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Although the Constitution’s great structural principles of federalism and separation of powers are designed to guard against the abuse of governmental power and secure individual liberty, Congress routinely flouts these constitutional safeguards by enacting criminal laws that are vague, overly broad, or otherwise improper and unconstitutional.
“Overcriminalization” describes this trend in America—and particularly in Congress—to use criminal law to “solve” every problem, punish every mistake (instead of making proper use of civil penalties), and coerce Americans into conforming their behavior to satisfy social engineering objectives. Criminal law is supposed to be used to redress only conduct that society thinks deserves the greatest punishment and moral sanction.
In recent years, federal criminal law has both exploded in size and scope and deteriorated in quality. Federal criminal law used to focus on inherently wrongful conduct: treason, murder, counterfeiting, and the like. Today, an unimaginably broad range of socially and economically beneficial conduct is criminalized. The number of criminal offenses in the U.S. Code increased from 3,000 in the early 1980s to 4,000 by 2000 to over 4,450 by 2008. And there is no letup in sight; rather, the pace appears to be constant or even accelerating.
Regrettably, current congressional approaches to federal criminal law have ignored the limitations outlined in our Constitution. In most cases, Congress never identifies what legislative power, if any, undergirds its exercise of criminal authority. When Congress does make the effort to cite a constitutional provision to justify criminal-law legislation, it most frequently cites the Constitution’s Commerce Clause, which grants Congress authority to “regulate Commerce…among the several States,” and routinely asserts that the criminal conduct covered by federal law has a constitutionally sufficient link to interstate commerce.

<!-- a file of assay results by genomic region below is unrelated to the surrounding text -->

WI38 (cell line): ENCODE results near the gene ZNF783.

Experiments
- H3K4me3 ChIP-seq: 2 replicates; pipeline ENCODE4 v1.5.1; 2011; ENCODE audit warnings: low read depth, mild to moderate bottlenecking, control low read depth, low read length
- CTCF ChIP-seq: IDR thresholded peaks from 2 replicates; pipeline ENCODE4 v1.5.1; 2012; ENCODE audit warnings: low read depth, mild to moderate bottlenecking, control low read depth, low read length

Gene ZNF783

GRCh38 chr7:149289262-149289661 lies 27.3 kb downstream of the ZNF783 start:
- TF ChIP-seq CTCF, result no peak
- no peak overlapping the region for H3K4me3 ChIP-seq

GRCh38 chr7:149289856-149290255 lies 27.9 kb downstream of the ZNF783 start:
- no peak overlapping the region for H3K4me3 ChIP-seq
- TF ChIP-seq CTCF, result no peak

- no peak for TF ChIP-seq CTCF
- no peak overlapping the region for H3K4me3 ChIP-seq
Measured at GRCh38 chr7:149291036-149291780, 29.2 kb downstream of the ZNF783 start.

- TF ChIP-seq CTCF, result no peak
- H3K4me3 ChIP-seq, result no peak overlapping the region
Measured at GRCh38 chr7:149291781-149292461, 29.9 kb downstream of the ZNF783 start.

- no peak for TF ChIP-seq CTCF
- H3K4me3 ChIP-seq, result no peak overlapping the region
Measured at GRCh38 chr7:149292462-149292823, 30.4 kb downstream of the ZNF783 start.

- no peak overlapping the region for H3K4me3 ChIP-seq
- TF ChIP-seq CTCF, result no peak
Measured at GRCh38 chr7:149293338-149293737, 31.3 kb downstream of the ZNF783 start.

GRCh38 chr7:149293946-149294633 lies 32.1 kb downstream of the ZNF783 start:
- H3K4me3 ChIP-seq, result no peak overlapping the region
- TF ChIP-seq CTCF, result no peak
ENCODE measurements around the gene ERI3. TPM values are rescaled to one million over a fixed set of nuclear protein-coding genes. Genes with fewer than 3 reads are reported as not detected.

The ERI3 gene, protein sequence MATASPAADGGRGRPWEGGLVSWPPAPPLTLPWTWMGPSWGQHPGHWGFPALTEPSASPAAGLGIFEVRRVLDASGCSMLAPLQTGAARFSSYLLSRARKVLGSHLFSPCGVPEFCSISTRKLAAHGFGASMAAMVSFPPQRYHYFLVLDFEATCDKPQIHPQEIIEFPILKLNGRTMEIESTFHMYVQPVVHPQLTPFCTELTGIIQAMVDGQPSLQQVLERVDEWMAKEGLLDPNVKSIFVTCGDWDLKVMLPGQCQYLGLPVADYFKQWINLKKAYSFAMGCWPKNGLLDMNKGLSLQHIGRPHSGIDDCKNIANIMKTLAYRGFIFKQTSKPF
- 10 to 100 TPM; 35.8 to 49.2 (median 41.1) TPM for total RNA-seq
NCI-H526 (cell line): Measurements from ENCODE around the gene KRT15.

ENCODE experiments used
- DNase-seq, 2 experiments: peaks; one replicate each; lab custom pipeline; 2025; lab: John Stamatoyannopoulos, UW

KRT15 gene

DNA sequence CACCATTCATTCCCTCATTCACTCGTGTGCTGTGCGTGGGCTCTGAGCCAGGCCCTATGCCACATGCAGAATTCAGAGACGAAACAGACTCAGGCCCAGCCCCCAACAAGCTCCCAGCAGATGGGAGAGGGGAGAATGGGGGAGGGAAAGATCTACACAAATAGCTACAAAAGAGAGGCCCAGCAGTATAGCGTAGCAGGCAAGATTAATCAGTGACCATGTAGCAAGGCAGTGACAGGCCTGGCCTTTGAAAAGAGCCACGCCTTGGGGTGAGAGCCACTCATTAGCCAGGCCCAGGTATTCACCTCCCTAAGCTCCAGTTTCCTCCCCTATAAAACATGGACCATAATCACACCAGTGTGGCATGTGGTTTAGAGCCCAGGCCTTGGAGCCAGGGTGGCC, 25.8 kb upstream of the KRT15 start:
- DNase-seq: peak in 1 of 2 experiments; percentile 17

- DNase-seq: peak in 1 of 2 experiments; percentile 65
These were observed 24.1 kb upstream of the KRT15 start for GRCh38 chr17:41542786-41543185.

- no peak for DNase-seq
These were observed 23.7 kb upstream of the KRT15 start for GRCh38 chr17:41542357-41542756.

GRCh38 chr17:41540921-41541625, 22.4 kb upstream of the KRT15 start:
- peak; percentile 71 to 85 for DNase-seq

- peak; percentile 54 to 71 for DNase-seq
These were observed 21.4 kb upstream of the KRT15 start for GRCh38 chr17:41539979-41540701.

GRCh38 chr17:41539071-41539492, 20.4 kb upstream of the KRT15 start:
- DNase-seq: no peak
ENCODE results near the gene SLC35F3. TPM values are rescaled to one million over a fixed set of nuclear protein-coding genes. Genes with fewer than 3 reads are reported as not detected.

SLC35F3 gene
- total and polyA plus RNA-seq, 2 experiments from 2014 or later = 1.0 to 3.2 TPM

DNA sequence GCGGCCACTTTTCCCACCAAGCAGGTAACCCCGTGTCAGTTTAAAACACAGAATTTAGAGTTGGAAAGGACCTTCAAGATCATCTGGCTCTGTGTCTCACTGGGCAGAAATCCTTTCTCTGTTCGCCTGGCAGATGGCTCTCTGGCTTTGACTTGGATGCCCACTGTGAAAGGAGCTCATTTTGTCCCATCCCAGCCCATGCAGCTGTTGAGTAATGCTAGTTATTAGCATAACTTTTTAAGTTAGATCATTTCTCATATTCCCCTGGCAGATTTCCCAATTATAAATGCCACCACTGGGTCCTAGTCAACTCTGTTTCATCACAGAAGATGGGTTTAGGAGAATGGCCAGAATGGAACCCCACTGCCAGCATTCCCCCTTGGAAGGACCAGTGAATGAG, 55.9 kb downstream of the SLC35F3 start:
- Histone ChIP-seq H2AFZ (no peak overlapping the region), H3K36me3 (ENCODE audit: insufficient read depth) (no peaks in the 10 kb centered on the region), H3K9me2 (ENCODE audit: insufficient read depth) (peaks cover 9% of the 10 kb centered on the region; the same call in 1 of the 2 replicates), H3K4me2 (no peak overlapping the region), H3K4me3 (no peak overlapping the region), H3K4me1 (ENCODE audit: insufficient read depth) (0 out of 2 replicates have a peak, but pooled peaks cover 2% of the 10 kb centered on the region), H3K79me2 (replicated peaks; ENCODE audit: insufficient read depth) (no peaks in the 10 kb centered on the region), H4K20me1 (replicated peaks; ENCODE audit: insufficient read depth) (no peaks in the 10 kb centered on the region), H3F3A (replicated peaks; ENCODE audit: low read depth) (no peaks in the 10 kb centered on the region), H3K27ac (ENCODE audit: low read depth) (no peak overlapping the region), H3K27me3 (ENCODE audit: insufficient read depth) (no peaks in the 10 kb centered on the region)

Not only has Congress enacted far too many federal criminal laws, but bureaucrats have followed suit. Scores of federal departments and agencies have created so many criminal offenses that the Congressional Research Service itself has admitted that it was unable even to count all of the offenses. The CRS’s best estimate? “Tens of thousands.” Not even Congress’s own experts have a clear understanding of the size or scope of federal criminalization.
In addition to their multitude, these criminal offenses are usually deeply flawed. Many federal criminal laws today make it possible for the government to convict a person even if he acted unknowingly or without criminal intent (mens rea). This means that honest, hard-working Americans doing their best to be respectable, law-abiding citizens can no longer be assured that they are safe from federal prosecutors. The Heritage Foundation and the National Association of Criminal Defense Lawyers reported the results of a joint study finding that in the 109th Congress, three out of every five new nonviolent, non-drug offenses lacked a criminal-intent requirement adequate to protect Americans who engaged in conduct that they did not know was illegal or otherwise wrongful from unjust criminal punishment.
Despite this rampant overcriminalization, Congress continues to criminalize at an average rate of one new crime for every week of every year (including when its Members are not in session). All inherently wrongful conduct has been criminalized several times over, yet from 2000 through 2007, Congress enacted 452 new criminal offenses. Congress must halt its overcriminalization rampage and begin to eliminate vague, overbroad criminal offenses that punish good people who violate one of the tens of thousands of federal criminal offenses without criminal intent.